We were invited for a dinner party last Saturday, and I asked the hostess if I could take some homemade bread. Keep in mind that she had just returned from Paris and would be serving us, her lucky guests, an assortment of cheeses brought straight from the City of Light. My mind was already set on this great post by Celia with a step-by-step tutorial for making her “pane de casa,” a variation of ciabatta. It seemed like a perfect option for the occasion. Celia experimented and optimized a recipe that includes semolina flour in the dough with great success! All I had to do was to follow in her footsteps…
CELIA’s PANE DE CASA
(from Celia, Fig Jam and Lime Cordial blog)
500g (3½ cups) bakers/bread flour
500g (3½ cups) fine semolina (durum wheat) flour
7g (1¾ teaspoons) dried/instant yeast (or one sachet)
18g (2¾ teaspoons) fine sea salt
750g (3 cups) fridge cold water
rye flour, for dusting
In a large mixing bowl, whisk together the flours, yeast and salt.
Add the cold water, and mix the ingredients together to form a sticky dough. Really squelch the mix through your fingers until evenly combined. Scrape off your hand and cover the bowl with a towel. Allow to rest for 15 minutes.
Give the dough a quick knead in the mixing bowl – after the short rest time it will have relaxed a little. Just fold it over itself a dozen or so times, and then scrape your hand off again and cover the bowl with plastic wrap. Allow to prove until well risen – this might take up to three hours depending on your kitchen conditions. In our kitchen the dough was ready in a little over 2 hours. It should be very airy and full of bubbles, almost fully doubled in size.
Heat the oven to 480 F (220 C). If you are using pizza stones, place them on the racks to heat up, and tear off four sheets of parchment paper. If you do not have pizza stones, line a couple of baking trays with parchment.
Heavily dust the bench and your hands with rye flour, then scrape the dough out gently – be careful not to knock all the air out of it. Fold the top of the dough into the middle, and then fold the bottom over to enclose it, forming a long rectangle. Keep your hands well dusted with rye flour, and use your scraper if necessary to help you handle the dough. Dust the top of the dough with more rye flour, then using your scraper, cut the dough into four roughly equal pieces. Dust your hands again with rye flour. Pick each piece of dough up by the ends, give it a little stretch, and then place it on a sheet of parchment to go onto the pizza stones, or onto the lined baking tray.
Spray the top of each loaf with a little water. Turn the oven down to 425 F (220 C) and put the loaves in to bake for 20 minutes. Then rotate the loaves (if you’re baking on stones, remove the parchment now) or the oven tray, and lower the heat to 350 F (125 C). Bake for a further 15 minutes, or until the loaves are crusty and hollow-sounding when tapped.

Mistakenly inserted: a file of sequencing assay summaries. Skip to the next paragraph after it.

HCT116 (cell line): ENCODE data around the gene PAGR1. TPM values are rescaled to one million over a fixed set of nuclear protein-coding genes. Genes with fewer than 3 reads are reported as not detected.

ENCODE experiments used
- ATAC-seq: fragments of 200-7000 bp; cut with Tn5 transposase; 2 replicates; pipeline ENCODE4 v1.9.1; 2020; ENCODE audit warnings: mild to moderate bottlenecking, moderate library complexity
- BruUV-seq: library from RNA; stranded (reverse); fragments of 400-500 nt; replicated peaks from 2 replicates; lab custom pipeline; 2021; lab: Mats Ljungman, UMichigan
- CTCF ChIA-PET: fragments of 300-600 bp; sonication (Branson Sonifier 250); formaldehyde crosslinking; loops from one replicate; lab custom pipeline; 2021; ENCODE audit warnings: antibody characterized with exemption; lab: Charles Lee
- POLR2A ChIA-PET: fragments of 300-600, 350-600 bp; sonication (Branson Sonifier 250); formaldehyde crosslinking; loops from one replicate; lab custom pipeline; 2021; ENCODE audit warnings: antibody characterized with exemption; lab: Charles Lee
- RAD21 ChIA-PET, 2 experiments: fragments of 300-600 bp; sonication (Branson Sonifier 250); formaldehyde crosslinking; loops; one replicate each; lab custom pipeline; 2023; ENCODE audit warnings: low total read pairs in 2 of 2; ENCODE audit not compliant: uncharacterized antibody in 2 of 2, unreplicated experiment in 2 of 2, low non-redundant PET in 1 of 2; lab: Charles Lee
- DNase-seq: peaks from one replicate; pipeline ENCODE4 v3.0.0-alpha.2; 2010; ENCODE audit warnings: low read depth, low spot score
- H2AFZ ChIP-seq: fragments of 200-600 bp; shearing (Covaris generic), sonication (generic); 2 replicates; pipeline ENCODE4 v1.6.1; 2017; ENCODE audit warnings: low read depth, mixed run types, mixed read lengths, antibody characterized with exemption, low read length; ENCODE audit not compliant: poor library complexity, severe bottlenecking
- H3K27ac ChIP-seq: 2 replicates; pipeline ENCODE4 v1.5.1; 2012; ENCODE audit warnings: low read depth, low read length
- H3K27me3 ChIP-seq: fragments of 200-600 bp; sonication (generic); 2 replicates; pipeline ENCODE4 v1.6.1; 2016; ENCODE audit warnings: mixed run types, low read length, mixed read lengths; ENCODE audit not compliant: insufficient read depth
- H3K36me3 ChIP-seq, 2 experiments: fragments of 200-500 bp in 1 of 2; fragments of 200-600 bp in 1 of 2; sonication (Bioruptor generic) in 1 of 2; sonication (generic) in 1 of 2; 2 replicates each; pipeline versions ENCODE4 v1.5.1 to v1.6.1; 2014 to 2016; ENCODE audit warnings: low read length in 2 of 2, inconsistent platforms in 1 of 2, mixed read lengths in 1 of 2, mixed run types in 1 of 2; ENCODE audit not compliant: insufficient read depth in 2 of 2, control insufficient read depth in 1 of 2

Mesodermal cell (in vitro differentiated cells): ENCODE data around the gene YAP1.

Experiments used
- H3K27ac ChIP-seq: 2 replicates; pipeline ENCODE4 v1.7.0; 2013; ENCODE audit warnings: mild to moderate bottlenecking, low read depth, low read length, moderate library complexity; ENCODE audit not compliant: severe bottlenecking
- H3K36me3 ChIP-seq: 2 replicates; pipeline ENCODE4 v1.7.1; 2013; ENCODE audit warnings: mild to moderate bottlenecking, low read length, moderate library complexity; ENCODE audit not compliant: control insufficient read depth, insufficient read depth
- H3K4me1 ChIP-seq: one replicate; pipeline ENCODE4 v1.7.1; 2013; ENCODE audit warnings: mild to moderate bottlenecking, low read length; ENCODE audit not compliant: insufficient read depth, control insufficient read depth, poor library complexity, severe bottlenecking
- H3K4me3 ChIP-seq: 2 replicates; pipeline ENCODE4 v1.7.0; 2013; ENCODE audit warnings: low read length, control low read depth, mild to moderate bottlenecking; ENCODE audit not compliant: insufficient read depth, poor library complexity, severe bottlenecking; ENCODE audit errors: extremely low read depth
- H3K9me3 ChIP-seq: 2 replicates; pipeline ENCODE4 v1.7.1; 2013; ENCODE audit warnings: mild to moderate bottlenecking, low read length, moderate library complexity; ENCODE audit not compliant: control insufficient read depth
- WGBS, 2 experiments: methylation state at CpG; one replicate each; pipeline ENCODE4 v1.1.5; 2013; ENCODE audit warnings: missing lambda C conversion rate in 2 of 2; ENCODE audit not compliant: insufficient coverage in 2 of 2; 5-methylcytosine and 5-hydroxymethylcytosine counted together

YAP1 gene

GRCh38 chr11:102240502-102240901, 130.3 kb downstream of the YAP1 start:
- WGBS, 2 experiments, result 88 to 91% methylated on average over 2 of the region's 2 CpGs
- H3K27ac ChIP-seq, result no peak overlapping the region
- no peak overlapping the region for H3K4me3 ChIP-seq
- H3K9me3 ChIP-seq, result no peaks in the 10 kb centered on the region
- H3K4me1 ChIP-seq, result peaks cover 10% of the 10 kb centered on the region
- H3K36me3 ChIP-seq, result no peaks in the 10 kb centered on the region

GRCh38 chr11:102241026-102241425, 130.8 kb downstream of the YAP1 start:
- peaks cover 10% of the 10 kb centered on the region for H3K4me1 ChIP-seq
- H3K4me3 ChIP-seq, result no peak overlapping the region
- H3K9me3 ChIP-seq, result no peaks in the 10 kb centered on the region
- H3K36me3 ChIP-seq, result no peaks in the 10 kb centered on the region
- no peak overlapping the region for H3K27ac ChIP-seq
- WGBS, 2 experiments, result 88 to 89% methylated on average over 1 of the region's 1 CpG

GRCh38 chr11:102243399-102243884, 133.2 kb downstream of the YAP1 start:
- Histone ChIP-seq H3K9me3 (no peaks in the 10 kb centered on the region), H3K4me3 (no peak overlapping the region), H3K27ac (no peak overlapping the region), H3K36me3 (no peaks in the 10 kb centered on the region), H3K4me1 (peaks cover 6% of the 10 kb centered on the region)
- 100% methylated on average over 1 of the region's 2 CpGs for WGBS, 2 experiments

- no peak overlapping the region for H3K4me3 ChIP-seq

To make the crostini:
1/4 cup olive oil
pinch of dried herbs of your choice (I used herbes de Provence)
Mix the olive oil with the herbs. Once the bread is completely cold (or next day), cut it in slices 1/4 inch thick. Brush the oil very lightly on both sides of the bread, and grill each side until nice marks form. Give each slice a slight turn after a couple of minutes to produce a crisscross pattern.
to print the recipe, click here
Comments: As you can see in the photo, two of my loaves ended up lighter and the crust opened almost as if the bread had been scored (it had not). Those were baked exactly as Celia did, spraying a little water on the surface. The other loaves were baked under an inverted roasting pan previously filled and empty of hot water to generate steam in the initial 20 minutes of baking. The difference in the crust was quite amazing! For this type of bread, I prefer the ones baked uncovered. Their taste was very similar, and so was their crumb structure.
In theory, crostini is simply a toasted bread and could be made in the oven, but for me nothing beats the taste and texture provided by grilling. The use of herbs is optional, I made half of our crostini plain, so we could have some flexibility with the different cheeses.
This is a wonderful bread, with a beautiful yellowish tint due to the semolina, that also makes it last longer than regular ciabatta. Even if you are a novice in bread baking, with Celia’s detailed instructions and photos, you’ll be able to bake it without problems.
I am submitting this post to Susan’s Yeastspotting
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